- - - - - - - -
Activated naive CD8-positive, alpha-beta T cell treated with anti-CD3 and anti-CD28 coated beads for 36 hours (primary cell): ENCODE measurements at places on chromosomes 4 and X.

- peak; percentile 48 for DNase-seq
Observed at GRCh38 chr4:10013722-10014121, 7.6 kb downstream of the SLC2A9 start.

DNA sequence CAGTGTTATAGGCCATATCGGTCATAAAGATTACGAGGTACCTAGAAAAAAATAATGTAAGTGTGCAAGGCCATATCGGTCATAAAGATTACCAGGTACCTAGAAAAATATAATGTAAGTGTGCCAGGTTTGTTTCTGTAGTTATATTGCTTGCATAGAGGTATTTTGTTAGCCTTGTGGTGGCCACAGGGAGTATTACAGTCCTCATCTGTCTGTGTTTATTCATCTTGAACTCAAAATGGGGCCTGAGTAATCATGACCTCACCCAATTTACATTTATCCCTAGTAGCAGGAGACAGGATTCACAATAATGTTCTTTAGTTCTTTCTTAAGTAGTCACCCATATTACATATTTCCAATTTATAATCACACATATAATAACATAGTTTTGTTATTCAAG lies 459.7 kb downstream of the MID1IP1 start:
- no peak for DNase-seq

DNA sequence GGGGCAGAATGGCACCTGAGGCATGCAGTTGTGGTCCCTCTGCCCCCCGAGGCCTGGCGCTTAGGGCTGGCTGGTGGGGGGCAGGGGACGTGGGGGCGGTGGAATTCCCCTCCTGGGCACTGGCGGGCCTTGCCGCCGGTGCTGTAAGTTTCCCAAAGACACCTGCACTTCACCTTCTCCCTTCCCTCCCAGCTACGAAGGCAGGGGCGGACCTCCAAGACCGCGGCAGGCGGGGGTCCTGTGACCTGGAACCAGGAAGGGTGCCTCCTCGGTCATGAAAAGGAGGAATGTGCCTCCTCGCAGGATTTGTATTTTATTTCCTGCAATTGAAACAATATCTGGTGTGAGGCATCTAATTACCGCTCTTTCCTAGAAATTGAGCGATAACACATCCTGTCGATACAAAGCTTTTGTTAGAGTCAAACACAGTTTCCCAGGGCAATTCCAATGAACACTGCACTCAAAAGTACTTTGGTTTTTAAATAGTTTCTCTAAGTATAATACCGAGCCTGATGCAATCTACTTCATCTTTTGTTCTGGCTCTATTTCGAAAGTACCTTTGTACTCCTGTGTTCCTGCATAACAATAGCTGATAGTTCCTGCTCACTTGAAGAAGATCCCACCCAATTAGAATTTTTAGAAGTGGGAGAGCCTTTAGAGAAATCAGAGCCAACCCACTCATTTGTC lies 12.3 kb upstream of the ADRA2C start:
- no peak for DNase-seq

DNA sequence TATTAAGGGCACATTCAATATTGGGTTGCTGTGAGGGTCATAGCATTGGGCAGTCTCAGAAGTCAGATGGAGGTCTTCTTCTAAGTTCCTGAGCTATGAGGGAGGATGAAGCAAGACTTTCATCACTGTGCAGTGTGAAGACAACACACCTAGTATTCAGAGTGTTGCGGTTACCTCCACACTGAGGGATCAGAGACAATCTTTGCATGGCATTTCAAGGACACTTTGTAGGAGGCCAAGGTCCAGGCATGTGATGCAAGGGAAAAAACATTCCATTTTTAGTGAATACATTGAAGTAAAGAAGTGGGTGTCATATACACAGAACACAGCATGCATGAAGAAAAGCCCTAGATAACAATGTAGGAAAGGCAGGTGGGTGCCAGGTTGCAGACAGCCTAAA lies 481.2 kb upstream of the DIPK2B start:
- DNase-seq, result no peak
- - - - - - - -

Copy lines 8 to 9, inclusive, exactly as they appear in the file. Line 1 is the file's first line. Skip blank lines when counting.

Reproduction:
DNA sequence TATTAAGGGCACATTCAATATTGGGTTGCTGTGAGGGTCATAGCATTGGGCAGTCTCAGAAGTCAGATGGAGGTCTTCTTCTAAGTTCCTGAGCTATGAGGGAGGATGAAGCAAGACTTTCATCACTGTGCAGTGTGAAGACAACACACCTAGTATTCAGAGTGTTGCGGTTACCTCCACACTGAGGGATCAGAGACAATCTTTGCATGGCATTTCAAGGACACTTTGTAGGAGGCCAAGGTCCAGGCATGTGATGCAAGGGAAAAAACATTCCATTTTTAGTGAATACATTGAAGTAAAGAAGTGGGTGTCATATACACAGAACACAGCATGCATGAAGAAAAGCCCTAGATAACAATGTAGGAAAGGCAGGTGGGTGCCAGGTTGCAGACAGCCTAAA lies 481.2 kb upstream of the DIPK2B start:
- DNase-seq, result no peak